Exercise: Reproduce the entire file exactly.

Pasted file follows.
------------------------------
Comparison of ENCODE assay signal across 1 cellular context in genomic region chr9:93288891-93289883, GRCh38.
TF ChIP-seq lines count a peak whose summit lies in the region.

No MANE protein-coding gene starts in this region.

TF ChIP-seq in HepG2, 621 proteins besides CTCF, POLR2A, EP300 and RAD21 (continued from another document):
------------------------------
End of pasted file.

Comparison of ENCODE assay signal across 1 cellular context in genomic region chr9:93288891-93289883, GRCh38.
TF ChIP-seq lines count a peak whose summit lies in the region.

No MANE protein-coding gene starts in this region.

TF ChIP-seq in HepG2, 621 proteins besides CTCF, POLR2A, EP300 and RAD21 (continued from another document):